Teen depression and anxiety are topic of Semel program showcasing new documentary
Director Jen Greenstreet discusses mental health with UCLA Health psychiatrist Dr. Artha Gillis.
Filmmaker Jen Greenstreet has been making documentaries about challenging health diagnoses — diabetes, autism, Down syndrome, cancer — for 15 years. But when a friend asked if she’d ever consider making a film about anxiety disorders and depression, Greenstreet hesitated.
She had only made movies about medical conditions, she explained, so this subject matter would be a departure.
“That’s exactly why we need to make this film,” Greenstreet recalls her friend saying. “Because anxiety disorders and depression are medical conditions — and you’re not the only one that doesn’t understand that.”
Greenstreet accepted the challenge and “Just Like You: Anxiety + Depression” was released in 2022. The filmmaker shared clips and discussed her work during a recent “Open Mind” virtual program presented by Friends of the Semel Institute.
Greenstreet was joined by Major League Baseball announcer Ryan Lefebvre – author of “The Shame of Me: One Man’s Journey to Depression and Back” – who appears in the film, and Artha Gillis, MD, PhD, a psychiatrist and assistant clinical professor of psychiatry at the David Geffen School of Medicine at UCLA.
Youth mental health crisis
More than half of young adults say they’ve experienced depression in the past year and more than three-quarters report experiencing anxiety, according to a recent California Endowment survey of nearly 800 Californians age 18 to 24.
Younger teens are suffering, too. The U.S. Surgeon General issued a public health advisory in December 2021, noting the proportion of high school students reporting persistent feelings of sadness or hopelessness rose by 40% from 2009 to 2019. Suicide is now the second-leading cause of death among people age 15 to 24.
“Just Like You: Anxiety + Depression,” which is available to stream free on several platforms, presents firsthand accounts from five young people living with anxiety disorders and depression. Lefebrve and TV news anchorwoman Abby Eden also share their personal experiences with the conditions.
Animated segments help explain the difference between ordinary sadness and worry and the medical conditions of depression and anxiety disorders.
“The right amount of anxiety is great. Human beings need it to keep us safe,” child psychologist Ali Mattu, PhD, says in the film. “It’s similar to a reflex. We can’t control it. It just happens, like coughing or sneezing.”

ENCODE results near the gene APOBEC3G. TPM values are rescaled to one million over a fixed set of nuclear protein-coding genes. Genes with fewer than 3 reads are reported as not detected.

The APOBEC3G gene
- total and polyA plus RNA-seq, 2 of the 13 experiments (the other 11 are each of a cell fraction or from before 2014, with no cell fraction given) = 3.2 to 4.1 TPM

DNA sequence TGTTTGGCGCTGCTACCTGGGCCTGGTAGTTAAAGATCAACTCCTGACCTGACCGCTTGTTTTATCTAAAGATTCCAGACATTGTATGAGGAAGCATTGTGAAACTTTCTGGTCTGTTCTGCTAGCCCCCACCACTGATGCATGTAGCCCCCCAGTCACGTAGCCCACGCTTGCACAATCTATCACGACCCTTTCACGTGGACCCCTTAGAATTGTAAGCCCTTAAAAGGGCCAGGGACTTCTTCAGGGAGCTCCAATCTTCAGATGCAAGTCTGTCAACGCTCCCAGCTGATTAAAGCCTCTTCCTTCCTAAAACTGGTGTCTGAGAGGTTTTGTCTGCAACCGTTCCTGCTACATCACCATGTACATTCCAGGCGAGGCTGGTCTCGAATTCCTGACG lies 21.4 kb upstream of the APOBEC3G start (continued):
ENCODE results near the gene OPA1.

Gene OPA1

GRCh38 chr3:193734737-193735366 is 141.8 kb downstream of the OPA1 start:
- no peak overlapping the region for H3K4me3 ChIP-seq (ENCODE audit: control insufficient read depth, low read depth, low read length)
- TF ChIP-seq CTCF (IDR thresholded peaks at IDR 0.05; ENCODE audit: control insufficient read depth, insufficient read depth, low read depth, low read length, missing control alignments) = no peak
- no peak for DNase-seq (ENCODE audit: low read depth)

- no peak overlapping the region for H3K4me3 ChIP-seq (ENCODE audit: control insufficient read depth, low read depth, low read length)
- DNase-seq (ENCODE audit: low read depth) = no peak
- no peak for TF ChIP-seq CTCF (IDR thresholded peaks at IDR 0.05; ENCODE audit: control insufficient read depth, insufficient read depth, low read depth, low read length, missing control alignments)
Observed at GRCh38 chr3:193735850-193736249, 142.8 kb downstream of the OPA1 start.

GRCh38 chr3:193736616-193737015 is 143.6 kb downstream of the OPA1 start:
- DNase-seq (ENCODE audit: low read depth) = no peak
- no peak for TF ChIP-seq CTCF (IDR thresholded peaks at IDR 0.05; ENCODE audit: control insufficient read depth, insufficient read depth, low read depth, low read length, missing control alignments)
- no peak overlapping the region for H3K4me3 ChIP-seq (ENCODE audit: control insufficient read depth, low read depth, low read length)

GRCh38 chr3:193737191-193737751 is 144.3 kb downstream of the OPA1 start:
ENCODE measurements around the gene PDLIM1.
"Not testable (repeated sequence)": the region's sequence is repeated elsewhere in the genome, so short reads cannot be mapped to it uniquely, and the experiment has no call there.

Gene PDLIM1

One way to assess whether anxiety has gone beyond normal worry and become disordered is to ask, “Is this anxiety productive or unproductive,” Dr. Gillis says.
Ordinary sadness is a social signal, the film explains. It can help us seek connection and draw closer to others. Depression, however, can cause a person to isolate and withdraw.
“When my depression hits, it takes me over,” says a teen in the film. “It’s like I am drowning and everyone is telling me I am not. That I’m fine. I’m OK. But I know I’m not.”
Supporting loved ones with mental illness
If a loved one is struggling with anxiety or depression, one of the best things to do is to talk with and listen to that person, the film suggests. It can be tempting to try to cheer up someone with depression or to point out the good things in their lives, but that’s often ineffective, Lefebrve says.
“Just sitting there and asking people how they feel and letting them unload how they feel — just giving their depression a voice — that was a big deal for me,” he says.
“Everyone feels like they’re suffering alone, like they’re suffering in silence,” says Dr. Gillis. “They do wish they could be more authentic with the people closest to them.”
“Just Like You” also addresses suicide and reminds viewers that talking about suicide with family members or friends they’re concerned about doesn’t increase its likelihood.
It’s important to take such concerns seriously and seek medical help if necessary.
“If your kid was experiencing an asthma attack or something extreme in their medical illness, we wouldn’t say it’s just an idiom of distress and ignore it as an attention-getting measure,” says Dr. Gillis. “And just to reassure parents: When you get your kid help, there is a relief that happens.”
Dr. Gillis says that when she evaluates children in the emergency department who are having suicidal thoughts, “they’re not mad that their parents brought them,” she says. “They are relieved that they’re finally getting help, that someone heard them.”
She adds: “It’s not a reflection on parenting if your child needs help with anxiety or depression.”
The film repeatedly draws parallels between depression and anxiety disorders and health problems such as asthma or flu — all medical conditions beyond an individual’s control.
“Depression is not my fault and it doesn’t make me weak,” one teen says.
“Just like it’s not my fault when my stomach growls super loudly or I sneeze a lot,” says another.
While there is no cure for depression or anxiety disorder, the conditions can be managed with such tools as therapy, medication, exercise, healthy diet, relaxation techniques and breathing exercises.
Learn more about Child & Adolescent Psychiatry at UCLA Health.